Here we see just how afraid people were of impending war. A mother wearing a gas mask pushes her baby along the sidewalk in a perambulator equipped with a ventilator and a window. It was meant to be precautionary and a protective measure of course, but instead looks like something out of a horror film. The unique carriage was designed by a resident of Hextable, Kent in England in the late 1930's. In the event of an air raid, this contraption was supposed to protect the enclosed child from poisonous gases. In 1938 when this photo was taken, this was a well-founded fear. This style of stroller never really took off, useful as it may be during war time, but the thought it is that perhaps it too closely resembled a coffin and scared people away. I know that sitting safely in my office a continent away and almost a century later, it certainly raised the hairs on my neck! But more than anything, I feel for the people across the world living in a time when they felt that they could not even stroll their own neighborhood without going to these lengths.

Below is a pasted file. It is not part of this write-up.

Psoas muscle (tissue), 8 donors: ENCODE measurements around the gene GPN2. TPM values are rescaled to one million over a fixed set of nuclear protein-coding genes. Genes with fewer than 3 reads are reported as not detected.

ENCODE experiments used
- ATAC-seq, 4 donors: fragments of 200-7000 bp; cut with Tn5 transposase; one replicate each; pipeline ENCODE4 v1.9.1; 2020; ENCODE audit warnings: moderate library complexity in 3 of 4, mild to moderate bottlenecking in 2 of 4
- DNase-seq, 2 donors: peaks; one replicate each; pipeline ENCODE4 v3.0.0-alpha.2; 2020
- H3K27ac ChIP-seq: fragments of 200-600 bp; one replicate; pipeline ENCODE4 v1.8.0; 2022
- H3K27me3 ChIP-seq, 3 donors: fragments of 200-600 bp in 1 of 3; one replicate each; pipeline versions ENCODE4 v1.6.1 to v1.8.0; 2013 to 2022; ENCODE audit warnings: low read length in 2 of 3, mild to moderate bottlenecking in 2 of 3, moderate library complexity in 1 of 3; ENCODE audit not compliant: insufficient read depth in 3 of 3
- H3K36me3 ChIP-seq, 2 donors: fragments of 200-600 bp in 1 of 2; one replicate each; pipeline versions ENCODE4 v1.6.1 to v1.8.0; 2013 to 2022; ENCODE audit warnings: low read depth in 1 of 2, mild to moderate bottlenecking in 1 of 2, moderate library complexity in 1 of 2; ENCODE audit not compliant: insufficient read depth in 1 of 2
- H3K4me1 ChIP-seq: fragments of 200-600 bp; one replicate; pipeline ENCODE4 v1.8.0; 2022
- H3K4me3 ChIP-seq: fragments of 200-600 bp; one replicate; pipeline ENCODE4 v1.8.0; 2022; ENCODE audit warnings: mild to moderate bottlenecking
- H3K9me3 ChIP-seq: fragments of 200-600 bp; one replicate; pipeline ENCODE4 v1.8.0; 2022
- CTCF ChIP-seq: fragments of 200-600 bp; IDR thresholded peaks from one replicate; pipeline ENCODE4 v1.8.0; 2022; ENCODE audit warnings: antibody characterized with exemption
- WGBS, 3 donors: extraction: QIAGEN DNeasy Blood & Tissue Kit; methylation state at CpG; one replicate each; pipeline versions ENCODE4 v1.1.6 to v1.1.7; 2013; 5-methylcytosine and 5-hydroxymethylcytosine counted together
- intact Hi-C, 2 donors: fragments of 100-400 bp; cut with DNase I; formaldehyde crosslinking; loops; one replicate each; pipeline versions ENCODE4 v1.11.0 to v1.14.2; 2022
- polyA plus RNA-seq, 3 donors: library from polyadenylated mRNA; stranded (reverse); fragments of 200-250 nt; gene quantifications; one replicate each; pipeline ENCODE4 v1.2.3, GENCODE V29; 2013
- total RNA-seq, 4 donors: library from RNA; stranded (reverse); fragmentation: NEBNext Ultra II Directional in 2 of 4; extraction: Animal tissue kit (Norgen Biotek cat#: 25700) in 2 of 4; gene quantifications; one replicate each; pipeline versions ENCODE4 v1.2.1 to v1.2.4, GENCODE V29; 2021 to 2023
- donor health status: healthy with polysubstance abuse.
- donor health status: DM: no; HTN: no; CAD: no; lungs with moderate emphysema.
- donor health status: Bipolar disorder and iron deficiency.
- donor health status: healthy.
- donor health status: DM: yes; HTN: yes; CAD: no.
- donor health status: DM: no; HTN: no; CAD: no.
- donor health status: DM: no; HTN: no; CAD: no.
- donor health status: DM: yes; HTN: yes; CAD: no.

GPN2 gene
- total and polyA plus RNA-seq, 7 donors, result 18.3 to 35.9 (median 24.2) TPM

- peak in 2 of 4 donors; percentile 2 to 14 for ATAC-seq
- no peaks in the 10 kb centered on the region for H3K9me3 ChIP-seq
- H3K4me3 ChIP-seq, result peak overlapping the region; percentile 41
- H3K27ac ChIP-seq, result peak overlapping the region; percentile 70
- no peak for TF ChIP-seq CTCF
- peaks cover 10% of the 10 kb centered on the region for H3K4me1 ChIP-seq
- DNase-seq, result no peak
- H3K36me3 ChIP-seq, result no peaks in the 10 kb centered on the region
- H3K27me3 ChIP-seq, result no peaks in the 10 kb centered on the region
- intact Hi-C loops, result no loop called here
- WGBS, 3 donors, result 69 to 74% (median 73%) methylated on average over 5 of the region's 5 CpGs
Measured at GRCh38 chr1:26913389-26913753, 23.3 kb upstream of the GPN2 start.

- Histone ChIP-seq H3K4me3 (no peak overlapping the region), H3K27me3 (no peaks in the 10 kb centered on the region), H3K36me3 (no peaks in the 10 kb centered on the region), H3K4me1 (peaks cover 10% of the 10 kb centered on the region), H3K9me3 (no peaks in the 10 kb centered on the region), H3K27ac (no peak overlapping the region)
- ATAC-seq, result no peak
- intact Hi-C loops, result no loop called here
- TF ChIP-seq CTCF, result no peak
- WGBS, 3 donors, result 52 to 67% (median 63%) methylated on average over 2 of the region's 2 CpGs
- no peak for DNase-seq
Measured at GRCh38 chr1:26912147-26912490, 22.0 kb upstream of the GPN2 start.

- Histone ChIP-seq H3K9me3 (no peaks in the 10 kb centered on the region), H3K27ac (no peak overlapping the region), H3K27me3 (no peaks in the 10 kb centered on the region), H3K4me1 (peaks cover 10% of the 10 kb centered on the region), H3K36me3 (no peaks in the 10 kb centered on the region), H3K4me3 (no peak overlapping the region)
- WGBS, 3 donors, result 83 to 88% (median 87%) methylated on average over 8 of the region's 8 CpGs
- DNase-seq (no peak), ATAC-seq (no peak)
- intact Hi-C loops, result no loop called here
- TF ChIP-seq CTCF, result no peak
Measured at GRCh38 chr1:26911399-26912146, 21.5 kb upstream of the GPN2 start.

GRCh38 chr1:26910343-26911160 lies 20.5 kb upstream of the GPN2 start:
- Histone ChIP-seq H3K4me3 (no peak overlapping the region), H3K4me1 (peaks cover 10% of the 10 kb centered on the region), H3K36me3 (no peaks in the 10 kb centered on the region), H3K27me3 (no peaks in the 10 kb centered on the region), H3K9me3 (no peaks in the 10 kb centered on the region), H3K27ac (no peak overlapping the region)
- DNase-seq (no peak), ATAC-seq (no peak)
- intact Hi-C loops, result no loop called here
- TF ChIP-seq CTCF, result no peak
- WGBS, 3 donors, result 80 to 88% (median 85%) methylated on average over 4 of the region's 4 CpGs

It does not matter if it is the year 1900 or the year 2000; clowns will never make sick children feel better. In fact, I am willing to bet that only will they not make sick children (or anyone of any age) feel better, but that they will actually make them feel worse. This picture should be a testament to that. Yes, it is extra creepy since it is a vintage, black and white photo and as we know, that element adds a touch of spookiness, but it would look frightening even in bright color. The poor children in this photo do not look too comforted, anyway, having been wheeled and carried outside to be entertained (ahem, freaked out) by a clown who looks like he just got done eating one of their friends. Nowadays, I think people may just be more sensitive (and don't get me wrong, that leads to its own set of problems), and would not send a clown of death to a children's hospital.